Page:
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I want to implement something like a WCF OData provider but using NetTcpBinding instead of WebHttpBinding / REST. I want the client to be able to write linq queries that are transparently serialized and sent to the server (or potentially, multiple servers, to consolidate distributed database instances).

One way to do this is to implement a custom IQueryable provider. You could pass the query expression over the wire in (at least) two ways:

1) Serialize the expression to xml, send it, and deserialize it on the server

2) Pass what is more-or-less the precursor to raw SQL to the server in the form of DataContracts

1 is difficult and simply alot of work, and 2 obviously could pose security risks (sql injection). Say for instance a 'Where' expression was encapsulated and passed to the server like so,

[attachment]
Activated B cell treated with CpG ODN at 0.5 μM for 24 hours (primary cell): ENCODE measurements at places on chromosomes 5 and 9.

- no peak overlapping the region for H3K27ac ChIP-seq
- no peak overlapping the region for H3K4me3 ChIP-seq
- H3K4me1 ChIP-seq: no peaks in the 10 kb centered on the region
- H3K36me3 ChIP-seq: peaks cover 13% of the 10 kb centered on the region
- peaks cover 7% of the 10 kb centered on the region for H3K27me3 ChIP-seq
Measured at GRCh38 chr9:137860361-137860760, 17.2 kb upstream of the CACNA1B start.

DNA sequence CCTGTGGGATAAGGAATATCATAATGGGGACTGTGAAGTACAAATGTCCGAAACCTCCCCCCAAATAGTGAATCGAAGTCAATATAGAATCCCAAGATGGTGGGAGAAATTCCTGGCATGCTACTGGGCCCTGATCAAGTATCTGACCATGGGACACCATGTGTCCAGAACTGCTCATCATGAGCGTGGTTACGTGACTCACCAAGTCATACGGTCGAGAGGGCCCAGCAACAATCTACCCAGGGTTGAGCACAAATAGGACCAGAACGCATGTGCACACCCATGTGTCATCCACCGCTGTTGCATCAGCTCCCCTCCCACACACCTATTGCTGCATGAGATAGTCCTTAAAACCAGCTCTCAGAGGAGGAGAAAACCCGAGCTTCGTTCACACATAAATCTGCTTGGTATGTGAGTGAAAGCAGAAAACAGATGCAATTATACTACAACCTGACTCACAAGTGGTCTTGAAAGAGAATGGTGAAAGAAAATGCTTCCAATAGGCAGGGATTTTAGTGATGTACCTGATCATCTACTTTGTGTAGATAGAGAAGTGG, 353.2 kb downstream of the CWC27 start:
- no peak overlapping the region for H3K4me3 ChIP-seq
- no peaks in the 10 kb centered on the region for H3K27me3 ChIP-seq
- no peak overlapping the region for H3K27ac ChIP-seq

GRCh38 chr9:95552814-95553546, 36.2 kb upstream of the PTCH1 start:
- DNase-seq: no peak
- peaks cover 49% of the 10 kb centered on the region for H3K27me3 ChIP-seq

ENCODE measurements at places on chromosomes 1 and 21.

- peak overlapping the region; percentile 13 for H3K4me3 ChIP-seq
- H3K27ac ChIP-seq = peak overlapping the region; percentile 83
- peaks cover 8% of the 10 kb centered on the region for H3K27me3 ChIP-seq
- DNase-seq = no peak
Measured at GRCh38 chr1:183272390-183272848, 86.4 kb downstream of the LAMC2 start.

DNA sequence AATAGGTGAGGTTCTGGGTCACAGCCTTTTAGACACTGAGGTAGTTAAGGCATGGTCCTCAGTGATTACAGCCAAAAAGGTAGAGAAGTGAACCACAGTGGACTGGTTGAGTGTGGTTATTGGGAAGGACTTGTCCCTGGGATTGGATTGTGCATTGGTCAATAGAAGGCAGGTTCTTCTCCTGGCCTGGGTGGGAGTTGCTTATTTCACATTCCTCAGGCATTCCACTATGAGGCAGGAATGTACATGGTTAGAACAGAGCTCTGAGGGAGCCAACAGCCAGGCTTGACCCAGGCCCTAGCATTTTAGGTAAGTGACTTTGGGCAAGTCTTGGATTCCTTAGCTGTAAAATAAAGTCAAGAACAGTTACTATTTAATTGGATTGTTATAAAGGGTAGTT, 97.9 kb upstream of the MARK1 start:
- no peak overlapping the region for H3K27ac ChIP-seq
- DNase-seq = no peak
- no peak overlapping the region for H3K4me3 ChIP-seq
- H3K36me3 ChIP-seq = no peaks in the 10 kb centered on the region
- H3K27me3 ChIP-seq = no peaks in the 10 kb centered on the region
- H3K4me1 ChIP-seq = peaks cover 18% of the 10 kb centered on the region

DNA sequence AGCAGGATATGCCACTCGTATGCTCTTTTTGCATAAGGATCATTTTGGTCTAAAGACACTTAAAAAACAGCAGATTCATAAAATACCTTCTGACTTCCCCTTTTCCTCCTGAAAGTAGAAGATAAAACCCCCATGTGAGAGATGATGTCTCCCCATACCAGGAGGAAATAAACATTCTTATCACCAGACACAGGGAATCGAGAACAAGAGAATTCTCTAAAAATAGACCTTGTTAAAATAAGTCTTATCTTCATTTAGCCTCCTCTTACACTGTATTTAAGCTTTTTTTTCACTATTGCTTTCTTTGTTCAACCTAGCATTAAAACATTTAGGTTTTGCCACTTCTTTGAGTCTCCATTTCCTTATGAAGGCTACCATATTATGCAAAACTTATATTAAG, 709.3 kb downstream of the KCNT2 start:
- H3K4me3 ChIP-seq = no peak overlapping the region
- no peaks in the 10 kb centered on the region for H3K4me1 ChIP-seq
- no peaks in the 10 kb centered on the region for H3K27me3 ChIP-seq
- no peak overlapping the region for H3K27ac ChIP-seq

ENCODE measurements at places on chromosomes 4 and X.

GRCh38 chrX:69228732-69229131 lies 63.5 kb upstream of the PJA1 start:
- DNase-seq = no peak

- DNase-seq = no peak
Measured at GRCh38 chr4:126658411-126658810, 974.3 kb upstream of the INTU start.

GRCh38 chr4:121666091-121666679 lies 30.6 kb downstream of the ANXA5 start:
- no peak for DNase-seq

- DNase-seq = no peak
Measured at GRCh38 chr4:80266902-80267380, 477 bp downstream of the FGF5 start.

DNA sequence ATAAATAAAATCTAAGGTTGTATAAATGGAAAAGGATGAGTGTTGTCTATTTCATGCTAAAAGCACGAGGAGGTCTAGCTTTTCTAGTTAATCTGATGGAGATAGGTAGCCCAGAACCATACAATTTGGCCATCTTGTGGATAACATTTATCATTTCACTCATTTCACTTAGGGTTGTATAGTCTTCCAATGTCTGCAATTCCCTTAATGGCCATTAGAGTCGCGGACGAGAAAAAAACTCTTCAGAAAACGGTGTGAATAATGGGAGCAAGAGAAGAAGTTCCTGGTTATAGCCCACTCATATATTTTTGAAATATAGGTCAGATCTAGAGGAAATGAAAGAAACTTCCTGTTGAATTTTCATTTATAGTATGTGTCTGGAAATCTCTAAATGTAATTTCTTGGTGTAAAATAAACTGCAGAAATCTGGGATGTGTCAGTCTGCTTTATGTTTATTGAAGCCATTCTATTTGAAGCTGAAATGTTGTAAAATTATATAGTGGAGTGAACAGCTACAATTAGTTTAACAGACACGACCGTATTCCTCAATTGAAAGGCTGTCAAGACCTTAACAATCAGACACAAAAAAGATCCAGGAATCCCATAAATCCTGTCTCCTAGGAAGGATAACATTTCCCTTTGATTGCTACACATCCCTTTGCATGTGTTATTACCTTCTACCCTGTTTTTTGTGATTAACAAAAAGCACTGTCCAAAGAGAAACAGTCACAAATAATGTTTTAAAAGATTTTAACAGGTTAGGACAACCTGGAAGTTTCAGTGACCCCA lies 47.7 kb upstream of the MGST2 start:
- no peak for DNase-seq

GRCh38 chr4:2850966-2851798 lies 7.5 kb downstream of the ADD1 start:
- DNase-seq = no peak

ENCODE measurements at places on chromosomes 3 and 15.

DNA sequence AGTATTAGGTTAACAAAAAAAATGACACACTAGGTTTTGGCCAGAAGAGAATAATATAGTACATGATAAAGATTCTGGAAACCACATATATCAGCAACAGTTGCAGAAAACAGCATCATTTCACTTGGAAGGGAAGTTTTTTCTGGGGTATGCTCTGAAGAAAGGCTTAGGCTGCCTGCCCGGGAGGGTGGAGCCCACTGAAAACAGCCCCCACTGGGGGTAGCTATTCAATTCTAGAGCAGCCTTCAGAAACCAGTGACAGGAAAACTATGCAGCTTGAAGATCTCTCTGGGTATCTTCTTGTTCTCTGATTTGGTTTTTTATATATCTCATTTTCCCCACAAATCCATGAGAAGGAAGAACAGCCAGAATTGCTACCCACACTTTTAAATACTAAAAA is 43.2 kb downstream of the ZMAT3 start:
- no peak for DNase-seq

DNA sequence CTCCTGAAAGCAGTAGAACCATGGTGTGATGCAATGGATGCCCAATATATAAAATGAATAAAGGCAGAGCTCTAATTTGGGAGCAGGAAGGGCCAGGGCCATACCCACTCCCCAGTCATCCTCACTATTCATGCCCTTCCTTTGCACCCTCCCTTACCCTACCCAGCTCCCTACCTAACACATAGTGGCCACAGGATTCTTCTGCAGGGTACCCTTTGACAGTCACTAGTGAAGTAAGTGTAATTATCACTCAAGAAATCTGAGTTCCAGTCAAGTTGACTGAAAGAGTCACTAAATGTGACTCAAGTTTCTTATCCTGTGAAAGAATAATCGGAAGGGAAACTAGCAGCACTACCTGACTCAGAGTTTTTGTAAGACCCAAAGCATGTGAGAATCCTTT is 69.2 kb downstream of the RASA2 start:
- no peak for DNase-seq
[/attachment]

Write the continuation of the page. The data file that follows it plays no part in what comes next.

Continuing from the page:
public class WhereFilter
    public string Property { get; set; }

    public string Operation { get; set; }

    public string Value { get; set; }

Where the above ultimately represents the part of an SQL query that states 'Where [SomeColumn] = 'SomeValue'.

My question is whether the WCF client-server connection could be made secure enough to warrant such an approach without presenting too much of a security risk? Or alternatively if there are any other ways of implementing an OData-like provider over NetTcpBinding i'd be interested.

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up vote 2 down vote accepted

I'd begin by trying the Expression Tree Serialization project. It aims to allow serialization of expressions, but I haven't used it to comment on how well it works.

Failing that, then you could construct queries using a DataContract. There are risks but you can always exclude unwanted operations (e.g. UPDATE or DELETE the UserRole table) through database permissions. Your WCF service should connect to the database with a dedicated account, and that account should only have permissions to do what it needs (no CREATE or DROP, only SELECT from relevant tables, etc).

And of course you can also secure your WCF connection to stop unwanted connections (see WCF Security Overview). One option is to require certificate authentication - only those users with the relevant certificate will be able to use the service.

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